with me and you’ll sleep at my house and we’ll be praying for you."
And then the fact that Christ did a miracle. I confessed
that, and I knew that the homosexual lifestyle was wrong, that I could
follow it and stay in it if I wanted to, but that was wrong. What I needed
to do was to walk, trust Christ that heterosexuality was right.
Ankerberg: Tell us about when
you met the girl that you eventually married.
Montgomery: My wife—I told her
from the very beginning that I was an ex-homosexual and that I had
AIDS...or I had the AIDS virus. My wife, when I finally did tell her—she
was dating my best friend at the time—when I did tell her and we started
dating, she said she knew, just... because she did know and that she
didn’t care. She wanted to marry me anyway.
Ankerberg: And she did.
Montgomery: And she did. We
have a year and a half old daughter and another, a son, due in July.
Ankerberg: And the fact is
that the last testing...
Montgomery: It was about a
month ago. All of my...my wife and my child that is a year and a half now
is still negative. They have not contracted the virus.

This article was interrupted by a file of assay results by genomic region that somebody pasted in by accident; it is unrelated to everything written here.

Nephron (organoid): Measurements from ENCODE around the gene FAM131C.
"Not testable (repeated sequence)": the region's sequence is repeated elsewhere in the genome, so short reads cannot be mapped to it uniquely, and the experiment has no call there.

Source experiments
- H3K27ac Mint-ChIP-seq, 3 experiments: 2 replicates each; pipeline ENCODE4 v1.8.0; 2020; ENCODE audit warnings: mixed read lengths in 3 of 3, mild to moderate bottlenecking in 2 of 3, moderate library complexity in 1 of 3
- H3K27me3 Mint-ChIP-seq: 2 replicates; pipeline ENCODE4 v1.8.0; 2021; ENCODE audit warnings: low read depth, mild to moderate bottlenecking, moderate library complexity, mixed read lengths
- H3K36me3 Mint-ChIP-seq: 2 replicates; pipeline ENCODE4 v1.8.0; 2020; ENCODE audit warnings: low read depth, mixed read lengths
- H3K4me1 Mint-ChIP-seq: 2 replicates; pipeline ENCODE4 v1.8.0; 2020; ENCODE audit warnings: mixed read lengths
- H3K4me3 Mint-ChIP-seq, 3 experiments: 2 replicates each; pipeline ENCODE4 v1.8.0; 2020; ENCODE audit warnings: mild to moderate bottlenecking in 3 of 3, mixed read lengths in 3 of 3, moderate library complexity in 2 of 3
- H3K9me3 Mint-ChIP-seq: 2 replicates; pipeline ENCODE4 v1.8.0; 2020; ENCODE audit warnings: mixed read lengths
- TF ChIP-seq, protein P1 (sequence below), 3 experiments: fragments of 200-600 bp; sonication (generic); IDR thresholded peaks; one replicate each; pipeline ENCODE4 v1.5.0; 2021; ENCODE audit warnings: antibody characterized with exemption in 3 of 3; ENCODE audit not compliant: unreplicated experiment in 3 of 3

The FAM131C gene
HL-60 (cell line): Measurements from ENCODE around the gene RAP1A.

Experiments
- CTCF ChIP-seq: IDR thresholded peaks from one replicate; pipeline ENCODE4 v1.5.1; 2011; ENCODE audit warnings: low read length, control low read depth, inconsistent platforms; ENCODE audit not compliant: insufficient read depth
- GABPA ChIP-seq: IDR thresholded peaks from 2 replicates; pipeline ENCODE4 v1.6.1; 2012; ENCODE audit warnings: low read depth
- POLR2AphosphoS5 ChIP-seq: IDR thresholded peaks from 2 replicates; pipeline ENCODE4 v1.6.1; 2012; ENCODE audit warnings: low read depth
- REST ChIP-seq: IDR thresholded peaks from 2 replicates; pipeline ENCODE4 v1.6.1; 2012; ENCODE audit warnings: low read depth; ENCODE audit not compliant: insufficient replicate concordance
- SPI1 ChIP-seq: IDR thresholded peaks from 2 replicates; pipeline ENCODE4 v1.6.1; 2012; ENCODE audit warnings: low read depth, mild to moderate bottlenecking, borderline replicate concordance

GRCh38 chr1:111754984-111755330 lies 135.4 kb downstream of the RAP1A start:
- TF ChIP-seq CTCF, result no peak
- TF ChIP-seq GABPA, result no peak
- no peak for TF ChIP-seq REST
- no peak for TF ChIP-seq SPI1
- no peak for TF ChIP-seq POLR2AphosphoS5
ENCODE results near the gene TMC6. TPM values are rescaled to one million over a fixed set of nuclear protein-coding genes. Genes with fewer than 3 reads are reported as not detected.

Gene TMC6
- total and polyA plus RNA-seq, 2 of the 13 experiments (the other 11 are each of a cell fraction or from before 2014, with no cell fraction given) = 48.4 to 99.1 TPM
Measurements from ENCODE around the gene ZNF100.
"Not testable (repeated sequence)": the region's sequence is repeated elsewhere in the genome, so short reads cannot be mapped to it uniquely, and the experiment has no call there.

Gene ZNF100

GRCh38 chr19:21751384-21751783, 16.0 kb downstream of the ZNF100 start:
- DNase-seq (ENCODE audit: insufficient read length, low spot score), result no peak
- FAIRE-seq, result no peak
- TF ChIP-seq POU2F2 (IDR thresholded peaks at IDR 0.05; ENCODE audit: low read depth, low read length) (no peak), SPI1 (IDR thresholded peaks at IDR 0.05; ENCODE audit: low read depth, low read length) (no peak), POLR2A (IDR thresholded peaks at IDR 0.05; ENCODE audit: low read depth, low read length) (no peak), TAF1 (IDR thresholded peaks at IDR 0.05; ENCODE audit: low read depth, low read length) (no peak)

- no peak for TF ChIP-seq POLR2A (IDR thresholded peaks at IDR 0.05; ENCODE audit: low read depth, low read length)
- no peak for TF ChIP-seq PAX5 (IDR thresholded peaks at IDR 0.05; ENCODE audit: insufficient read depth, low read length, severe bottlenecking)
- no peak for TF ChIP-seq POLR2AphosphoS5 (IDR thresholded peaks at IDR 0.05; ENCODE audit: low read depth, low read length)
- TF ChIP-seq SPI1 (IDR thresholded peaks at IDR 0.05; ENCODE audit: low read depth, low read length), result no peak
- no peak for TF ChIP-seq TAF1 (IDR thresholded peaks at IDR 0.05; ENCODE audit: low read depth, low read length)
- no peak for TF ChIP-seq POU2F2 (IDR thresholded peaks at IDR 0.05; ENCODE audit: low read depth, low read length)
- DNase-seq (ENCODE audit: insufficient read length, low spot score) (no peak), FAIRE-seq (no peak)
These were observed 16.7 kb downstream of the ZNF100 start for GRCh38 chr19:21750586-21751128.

Ankerberg: As you face death,
how do you think?
Montgomery: I don’t think
about AIDS much because the time that I’ve had AIDS has been the happiest
time of my life—not because I have AIDS but because in Christ’s
sufficiency I have a new life. I have what I’ve wanted all of my life—to
be a whole person. I’m no longer homosexual, I’m heterosexual. And my life
is complete in Christ and fulfilled now. No longer is it the bondage that
enslaved me, that I lived under for so many years. The lie that Satan had
perpetrated upon me: That homosexuality was okay and it was a part of me.
Ankerberg: Roger, there may be
thousands of homosexual men and women that are listening to you right now.
What would you like to say to them?
Montgomery: There’s hope. What
is going to keep...what is destroying the homosexual community is, used to
be, that people that were homosexual wanted to change. But now they don’t
want to any more. I just want to tell the homosexual community, don’t give
up hope. Turn back to the Scripture for your authority that homosexuality
is wrong. Christ not only condemns homosexuality, He offers as a
free gift new life and change for those who will accept it. But until you
realize that your homosexuality is sinful and that it separates you from
God...you can never have happiness and peace as a homosexual. Not true
Ankerberg: We’re going to
close with that. And, Rog, you did terrific tonight in sharing that with
us and we appreciate you having the courage to come up here right at this
point in front of this big crowd to say those things.
(This interview was taped in 1989.)